Mulching seedlings should help during winter - Albuquerque Journal

Mulching seedlings should help during winter

Q. “Looking for advice in overwintering yellow Mexican bird of paradise seedlings. Planted seeds three weeks ago in flower bed, and they have sprouted. We’d like to protect them through the winter in the bed, if possible. The bed gets sun throughout winter and is somewhat protected from the wind by surrounding block walls. What would be the best for these baby plants?” – B&L, Albuquerque

A. I’m guessing that you planted the seed so late in the season, thinking that they’d lie dormant and pop up next spring. Surprise. So the first thing I’d suggest since you are aiming to keep them in the flower bed would be mulching the area they are planted in thickly and never allowing the soil surrounding the youngsters to dry out. Straw, small bark, or anything sold as mulch, put down in a stout 3- to 4-inch layer should offer just enough protection, especially because your area is sheltered, so to speak. Stab a marking stake close to each baby so you can tell where they are so in the spring you’ll know where to be extra gentle when moving the mulch back in preparation for the growing season.

Next, you could dig up and plant the seedlings in 3-gallon growers’ containers (the ugly black pots) and overwinter them as a nursery would. Again, the containers need be kept dampened, clustered into the warmest spot in the garden and worried over. Hopefully, you kept back some of the seed you had and if these youngsters succumb to the weather this winter you’ll be able to plant in the spring, giving a new crop a full growing season to be ready for the following dormant season. I think that if they are left in the ground, mulch and water will be the best chance these babies have to make it until next spring. Good luck!

Q. I’m bound & determined to get my Christmas cactus to come into bloom this year. Remind me of the processes, please. – G.R., Albuquerque

A. There are three things you’re going to want to do to “trigger” or startle your Christmas cactus to set bloom. First, you’ll want to back off a wee bit as to how much and often you usually water. I won’t say abuse the plant, just don’t be consistent in its care. Next, you’ll want to offer 12 hours of darkness for every 24 hours for the next three to four weeks. If you have a room that is naturally darker and less lived-in that would be the spot.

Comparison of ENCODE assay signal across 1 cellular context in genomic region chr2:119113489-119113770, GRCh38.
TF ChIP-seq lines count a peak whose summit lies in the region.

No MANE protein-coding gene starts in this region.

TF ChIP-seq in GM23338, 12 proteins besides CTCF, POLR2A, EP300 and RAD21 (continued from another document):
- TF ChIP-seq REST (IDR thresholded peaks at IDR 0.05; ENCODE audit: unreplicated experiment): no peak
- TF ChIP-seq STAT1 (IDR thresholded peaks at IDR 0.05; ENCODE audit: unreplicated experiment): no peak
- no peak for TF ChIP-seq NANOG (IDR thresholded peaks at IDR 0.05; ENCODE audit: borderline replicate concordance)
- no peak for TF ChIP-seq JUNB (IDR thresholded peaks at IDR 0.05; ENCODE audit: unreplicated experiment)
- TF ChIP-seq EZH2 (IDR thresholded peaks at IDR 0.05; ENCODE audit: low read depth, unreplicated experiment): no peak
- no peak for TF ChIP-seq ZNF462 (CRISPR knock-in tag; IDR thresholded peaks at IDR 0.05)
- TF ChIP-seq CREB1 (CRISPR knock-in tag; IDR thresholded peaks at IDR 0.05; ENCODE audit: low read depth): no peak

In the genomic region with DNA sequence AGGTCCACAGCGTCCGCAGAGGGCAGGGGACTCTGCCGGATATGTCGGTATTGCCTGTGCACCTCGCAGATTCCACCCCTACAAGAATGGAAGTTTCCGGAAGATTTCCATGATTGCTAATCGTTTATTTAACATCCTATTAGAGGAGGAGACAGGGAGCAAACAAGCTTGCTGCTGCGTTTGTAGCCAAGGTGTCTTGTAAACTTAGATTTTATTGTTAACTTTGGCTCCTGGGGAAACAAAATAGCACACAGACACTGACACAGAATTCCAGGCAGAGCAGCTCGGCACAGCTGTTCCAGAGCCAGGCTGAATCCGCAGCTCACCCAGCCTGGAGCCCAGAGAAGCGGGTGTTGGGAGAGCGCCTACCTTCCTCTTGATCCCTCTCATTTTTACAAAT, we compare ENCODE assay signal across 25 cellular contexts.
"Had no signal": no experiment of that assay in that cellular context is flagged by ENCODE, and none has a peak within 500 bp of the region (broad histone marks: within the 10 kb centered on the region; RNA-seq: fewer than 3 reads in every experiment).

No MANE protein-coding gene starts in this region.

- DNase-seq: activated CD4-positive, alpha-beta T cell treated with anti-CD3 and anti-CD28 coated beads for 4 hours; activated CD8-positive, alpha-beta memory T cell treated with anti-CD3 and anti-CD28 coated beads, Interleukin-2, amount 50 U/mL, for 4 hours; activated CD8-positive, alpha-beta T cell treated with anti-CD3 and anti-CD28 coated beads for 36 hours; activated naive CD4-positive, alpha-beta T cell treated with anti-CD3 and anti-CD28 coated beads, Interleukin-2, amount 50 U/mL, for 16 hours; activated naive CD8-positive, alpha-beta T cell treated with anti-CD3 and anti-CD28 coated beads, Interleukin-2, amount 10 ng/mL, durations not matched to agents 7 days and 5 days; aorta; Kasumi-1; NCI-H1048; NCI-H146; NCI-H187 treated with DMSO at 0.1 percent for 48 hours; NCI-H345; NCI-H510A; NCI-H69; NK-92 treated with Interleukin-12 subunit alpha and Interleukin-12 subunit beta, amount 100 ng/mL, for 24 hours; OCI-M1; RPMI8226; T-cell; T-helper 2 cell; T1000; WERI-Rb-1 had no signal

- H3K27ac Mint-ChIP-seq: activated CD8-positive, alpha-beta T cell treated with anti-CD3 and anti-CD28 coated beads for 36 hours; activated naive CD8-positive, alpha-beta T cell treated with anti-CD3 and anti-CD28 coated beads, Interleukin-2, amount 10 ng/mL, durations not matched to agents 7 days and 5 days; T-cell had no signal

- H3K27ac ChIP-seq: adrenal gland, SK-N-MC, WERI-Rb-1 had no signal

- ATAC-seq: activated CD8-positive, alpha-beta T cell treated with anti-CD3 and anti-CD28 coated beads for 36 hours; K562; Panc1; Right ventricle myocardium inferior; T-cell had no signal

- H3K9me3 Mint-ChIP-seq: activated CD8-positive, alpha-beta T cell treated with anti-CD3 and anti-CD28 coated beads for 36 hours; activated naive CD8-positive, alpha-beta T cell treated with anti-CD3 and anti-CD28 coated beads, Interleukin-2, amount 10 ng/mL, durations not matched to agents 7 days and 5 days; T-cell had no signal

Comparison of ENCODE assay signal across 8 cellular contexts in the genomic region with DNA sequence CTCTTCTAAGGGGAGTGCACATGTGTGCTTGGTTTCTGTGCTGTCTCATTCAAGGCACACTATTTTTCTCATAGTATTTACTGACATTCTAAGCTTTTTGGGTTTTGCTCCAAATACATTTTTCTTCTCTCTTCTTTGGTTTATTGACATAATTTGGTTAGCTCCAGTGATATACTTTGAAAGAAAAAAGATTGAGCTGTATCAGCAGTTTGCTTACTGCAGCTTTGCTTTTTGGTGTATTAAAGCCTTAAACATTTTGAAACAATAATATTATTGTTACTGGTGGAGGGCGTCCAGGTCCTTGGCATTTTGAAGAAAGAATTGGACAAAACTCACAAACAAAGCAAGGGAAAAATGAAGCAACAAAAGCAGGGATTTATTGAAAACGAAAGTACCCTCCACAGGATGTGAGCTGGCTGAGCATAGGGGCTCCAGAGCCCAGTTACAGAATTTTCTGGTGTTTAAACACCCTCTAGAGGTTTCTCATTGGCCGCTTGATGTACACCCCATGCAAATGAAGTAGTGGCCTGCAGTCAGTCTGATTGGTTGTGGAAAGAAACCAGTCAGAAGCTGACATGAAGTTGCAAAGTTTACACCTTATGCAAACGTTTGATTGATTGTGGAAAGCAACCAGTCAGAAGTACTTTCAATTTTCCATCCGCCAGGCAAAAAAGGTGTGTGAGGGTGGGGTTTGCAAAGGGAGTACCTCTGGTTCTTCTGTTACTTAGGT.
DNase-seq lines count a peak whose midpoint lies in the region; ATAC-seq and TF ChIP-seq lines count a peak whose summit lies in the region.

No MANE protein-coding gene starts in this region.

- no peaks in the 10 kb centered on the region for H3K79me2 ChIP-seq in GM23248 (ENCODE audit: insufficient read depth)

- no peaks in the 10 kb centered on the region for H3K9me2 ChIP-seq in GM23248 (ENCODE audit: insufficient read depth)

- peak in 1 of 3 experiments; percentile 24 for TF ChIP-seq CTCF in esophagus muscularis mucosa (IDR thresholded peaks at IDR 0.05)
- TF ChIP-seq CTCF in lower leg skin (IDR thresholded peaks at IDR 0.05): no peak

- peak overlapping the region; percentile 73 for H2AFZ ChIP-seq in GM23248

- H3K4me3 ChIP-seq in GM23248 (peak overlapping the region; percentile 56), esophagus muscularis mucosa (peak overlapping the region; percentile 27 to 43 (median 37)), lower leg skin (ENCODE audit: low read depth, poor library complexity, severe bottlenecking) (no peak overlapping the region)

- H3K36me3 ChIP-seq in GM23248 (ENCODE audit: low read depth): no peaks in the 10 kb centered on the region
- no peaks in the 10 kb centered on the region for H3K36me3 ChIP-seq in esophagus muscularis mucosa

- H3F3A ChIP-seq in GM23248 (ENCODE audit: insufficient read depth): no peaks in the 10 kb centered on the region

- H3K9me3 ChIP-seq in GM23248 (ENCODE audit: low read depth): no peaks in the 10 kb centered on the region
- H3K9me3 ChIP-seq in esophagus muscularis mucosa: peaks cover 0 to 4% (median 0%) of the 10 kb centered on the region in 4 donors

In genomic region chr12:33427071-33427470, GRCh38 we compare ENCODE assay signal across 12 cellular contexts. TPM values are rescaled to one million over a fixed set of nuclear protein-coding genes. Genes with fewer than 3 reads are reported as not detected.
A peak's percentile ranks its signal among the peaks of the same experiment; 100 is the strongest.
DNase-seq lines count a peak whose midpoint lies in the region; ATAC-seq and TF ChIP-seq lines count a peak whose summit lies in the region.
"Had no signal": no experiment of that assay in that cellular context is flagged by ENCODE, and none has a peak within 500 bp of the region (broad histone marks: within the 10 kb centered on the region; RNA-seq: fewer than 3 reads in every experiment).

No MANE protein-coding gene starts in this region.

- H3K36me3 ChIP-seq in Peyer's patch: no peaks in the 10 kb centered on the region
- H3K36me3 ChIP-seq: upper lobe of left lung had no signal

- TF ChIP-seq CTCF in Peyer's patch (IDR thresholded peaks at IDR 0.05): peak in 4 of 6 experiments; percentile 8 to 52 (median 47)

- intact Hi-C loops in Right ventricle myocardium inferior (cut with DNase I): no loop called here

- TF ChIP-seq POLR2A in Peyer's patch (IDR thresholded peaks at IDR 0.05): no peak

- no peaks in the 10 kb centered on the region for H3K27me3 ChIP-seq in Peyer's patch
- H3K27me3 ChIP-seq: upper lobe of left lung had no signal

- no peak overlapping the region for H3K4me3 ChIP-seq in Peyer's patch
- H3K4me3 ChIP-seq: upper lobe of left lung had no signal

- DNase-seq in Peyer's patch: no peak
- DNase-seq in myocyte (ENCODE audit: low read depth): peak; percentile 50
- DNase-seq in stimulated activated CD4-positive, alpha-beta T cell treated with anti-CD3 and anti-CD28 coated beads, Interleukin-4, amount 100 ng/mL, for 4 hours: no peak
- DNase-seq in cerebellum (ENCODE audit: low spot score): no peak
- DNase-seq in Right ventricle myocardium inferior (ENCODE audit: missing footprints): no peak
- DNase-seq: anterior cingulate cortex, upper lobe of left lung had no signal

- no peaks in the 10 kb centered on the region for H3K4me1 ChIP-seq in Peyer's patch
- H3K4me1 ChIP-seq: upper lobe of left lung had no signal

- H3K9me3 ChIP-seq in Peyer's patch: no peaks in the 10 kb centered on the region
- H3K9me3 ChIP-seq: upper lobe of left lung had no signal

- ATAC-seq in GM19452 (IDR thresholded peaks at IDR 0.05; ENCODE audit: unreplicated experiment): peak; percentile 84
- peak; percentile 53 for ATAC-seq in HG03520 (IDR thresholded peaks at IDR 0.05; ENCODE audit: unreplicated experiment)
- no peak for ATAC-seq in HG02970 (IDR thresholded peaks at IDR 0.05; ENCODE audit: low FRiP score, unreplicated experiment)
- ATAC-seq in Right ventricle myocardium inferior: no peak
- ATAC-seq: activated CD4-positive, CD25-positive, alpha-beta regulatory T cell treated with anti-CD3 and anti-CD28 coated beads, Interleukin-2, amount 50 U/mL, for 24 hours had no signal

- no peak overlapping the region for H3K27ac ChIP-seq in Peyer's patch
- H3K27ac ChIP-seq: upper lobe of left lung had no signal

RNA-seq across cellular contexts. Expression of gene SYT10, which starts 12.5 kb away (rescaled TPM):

If moving the plant isn’t easy, then cover it with a cardboard box – one that will allow plenty of room and not injure the plant – every evening – at, let’s say, 7 p.m. and uncover it every morning at 7 a.m. The covering/uncovering process needs to happen for at least three weeks, better four. I know it’s an investment of effort on your part, but it should happen.

Last, if you can cool off the plant, that’s going to ensure the triggering. If it lives in a happy, temperate location in the home, I’d definitely suggest a move to a cooler spot. Then after you’ve completed the three- to four-week dedicated regime get the cactus back to its usual home, bump up the watering to the rate it was at and within 10 days to two weeks you should notice little nubbins start to show. That’ll be the flower buds coming on. Even though dedication is required, it’s an easy process to get your Christmas cactus startled enough to want to bloom for you.

Have Fun Diggin’ In!

Tracey Fitzgibbon is a certified nurseryman. Send your garden-related questions to Digging In, Albuquerque Journal, 7777 Jefferson St. NE, Albuquerque, NM 87109, or to

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